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A Christmas Miracle in the Little Irish Village by Michelle Vernal #Review

  Michelle Vernal's A Christmas Miracle in the Little Irish Village was published on September 27th by Bookoutre . Ava Kelly loves returning to Emerald Bay for Christmas. Snowflakes fall on the green rolling hills and mulled wine fills The Shamrock Inn with the smell of winter spice. But this year, the Kelly family is hoping for a miracle… When twenty-four-year-old Ava Kelly and her adventurous twin Grace return home to The Shamrock Inn, their Ma’s favourite baubles bring back so many memories of Christmases past. They have always done everything together, even leaving their little Irish village for the excitement of London. But with the locket her handsome ex Shane gave her hanging just above her heart, Ava has just one wish this festive season… After a year stuck in a job she can’t stand and going on dreadful dates, Ava longs to be back with Shane. Curling up in front of the fire with him, the brooding fisherman everyone else sees melts away as his blue eyes meet hers.

Becoming Someone by Anne Goodwin **Blog Tour Review**

I am delighted to take part in the blog tour to celebrate the publication of Anne Goodwin's Becoming Someone. Today is the final day of the tour. It is a collection of short stories which revolve around the themes of identity, gender, sense of self. Here's a little more to whet your appetite...

What shapes the way we see ourselves?

An administrator is forced into early retirement; a busy doctor needs a break. A girl discovers her sexuality; an older man explores a new direction for his. An estate agent seeks adventure beyond marriage; a photojournalist retreats from an overwhelming world. A woman reduces her carbon footprint; a woman embarks on a transatlantic affair. A widow refuses to let her past trauma become public property; another marks her husband’s passing in style.

Thought-provoking, playful and poignant, these 42 short stories address identity from different angles, examining the characters’ sense of self at various points in their lives. What does it mean to be a partner, parent, child, sibling, friend? How important is work, culture, race, religion, nationality, class? Does our body, sexuality, gender or age determine who we are?

Is identity a given or can we choose the someone we become?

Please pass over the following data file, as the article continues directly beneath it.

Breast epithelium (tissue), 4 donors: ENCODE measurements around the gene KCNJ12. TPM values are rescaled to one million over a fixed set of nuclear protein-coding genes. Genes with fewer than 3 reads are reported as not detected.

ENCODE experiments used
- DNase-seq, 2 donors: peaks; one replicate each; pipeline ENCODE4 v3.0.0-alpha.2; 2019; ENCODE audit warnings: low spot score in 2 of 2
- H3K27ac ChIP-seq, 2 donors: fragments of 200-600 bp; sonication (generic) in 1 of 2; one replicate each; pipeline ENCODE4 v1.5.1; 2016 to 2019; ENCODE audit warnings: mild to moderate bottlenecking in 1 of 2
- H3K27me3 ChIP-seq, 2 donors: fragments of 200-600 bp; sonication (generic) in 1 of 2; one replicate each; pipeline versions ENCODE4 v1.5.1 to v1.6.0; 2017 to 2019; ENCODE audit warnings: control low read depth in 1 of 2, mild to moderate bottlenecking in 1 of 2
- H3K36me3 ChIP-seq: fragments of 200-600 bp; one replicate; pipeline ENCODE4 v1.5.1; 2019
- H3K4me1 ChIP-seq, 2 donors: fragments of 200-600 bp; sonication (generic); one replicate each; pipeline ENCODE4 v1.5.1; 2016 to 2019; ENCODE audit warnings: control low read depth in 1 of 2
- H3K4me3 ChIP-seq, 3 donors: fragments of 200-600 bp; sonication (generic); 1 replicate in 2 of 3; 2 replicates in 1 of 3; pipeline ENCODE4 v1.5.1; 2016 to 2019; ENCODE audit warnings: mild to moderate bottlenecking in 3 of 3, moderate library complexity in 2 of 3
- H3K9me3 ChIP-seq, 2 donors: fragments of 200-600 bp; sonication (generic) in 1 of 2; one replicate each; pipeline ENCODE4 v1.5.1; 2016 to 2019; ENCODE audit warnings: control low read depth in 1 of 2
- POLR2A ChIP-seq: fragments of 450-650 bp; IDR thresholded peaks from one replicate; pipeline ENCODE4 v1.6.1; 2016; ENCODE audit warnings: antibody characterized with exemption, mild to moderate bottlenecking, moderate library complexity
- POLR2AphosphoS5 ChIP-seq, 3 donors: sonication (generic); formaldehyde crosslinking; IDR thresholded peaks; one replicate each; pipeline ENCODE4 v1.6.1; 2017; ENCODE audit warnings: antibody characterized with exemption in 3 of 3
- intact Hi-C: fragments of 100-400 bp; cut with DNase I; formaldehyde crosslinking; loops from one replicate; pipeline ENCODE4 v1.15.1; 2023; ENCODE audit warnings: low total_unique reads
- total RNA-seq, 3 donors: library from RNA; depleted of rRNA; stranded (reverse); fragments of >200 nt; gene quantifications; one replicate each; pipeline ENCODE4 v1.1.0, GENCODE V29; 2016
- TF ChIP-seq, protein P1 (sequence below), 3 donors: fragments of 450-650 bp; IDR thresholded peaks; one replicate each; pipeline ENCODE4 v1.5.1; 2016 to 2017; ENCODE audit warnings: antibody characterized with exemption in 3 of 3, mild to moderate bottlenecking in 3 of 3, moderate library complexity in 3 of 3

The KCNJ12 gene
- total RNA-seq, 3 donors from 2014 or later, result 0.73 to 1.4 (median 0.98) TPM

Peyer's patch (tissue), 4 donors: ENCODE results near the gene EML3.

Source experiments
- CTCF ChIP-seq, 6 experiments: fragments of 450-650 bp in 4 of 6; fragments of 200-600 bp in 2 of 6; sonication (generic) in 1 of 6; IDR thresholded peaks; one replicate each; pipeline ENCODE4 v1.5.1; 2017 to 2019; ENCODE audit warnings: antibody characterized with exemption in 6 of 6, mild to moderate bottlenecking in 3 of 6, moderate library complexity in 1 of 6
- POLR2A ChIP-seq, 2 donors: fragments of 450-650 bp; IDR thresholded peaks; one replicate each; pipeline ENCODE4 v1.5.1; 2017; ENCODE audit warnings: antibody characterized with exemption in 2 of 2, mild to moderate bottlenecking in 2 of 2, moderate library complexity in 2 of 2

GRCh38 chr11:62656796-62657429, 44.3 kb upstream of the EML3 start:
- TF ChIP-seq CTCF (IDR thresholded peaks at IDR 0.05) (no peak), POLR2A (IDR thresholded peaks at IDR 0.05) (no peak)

My Thoughts
This collection of short stories highlights so many roles that people play over their lifetime. In many of the stories, there is a feeling of looking back at how time has moved on and how one's sense of self can alter over the years. I found this to be a strong theme in the arresting A Smell of Paint where a daughter returns to her childhood home. It makes you think so much about what has happened in that family and how they have all seen themselves. Unable to forgive a father who left, she has reproached him over the years with paintings of the wife he rejected. Then the paintings changed to food and you feel that painting rather than eating is all she will do. Told from the perspective of the mother, you see the brother and sister as he brings her home. You can't help but feel the pain which this family has lived through.

   It is hard to pick out one story over the other. In a way, I feel that a collection of stories has to be seen as an entity, like a tapestry of emotions. One which absolutely shocked me though was How's Your Sister? It takes a little while to comprehend just why the narrator is so adamant against seeing her sister but when you realise what has happened, it brings you up short. You picture both the parents struggling to put a brave face on and can feel the anger which the narrator has bubbling under the surface. Of course, you never get to meet the sister and can only guess at how she has seen herself over the years. 
    In brief, this is a varied collection which shows you different aspects of identity and what gives an individual a sense of self. You can dip into it or pick a story to read and can be sure that there will be a thought-provoking look at what it is to 'be'.
In short: Powerful writing which examines what makes a person. 

About the Author

Anne Goodwin’s debut novel, Sugar and Snails was shortlisted for the 2016 Polari First Book Prize. Her second novel, Underneath, was published in 2017. Alongside her identity as a writer, she’ll admit to being a sociable introvert; recovering psychologist; voracious reader; slug slayer; struggling soprano; and tramper of moors.

You can read my review of Anne's first two books here: Sugar and Snails  |  Underneath 

You can follow Anne here: Website   |   Twitter

Purchase link: Amazon UK
Thanks to Anne and Inspired Quill for a copy of the book and a place on the tour! 

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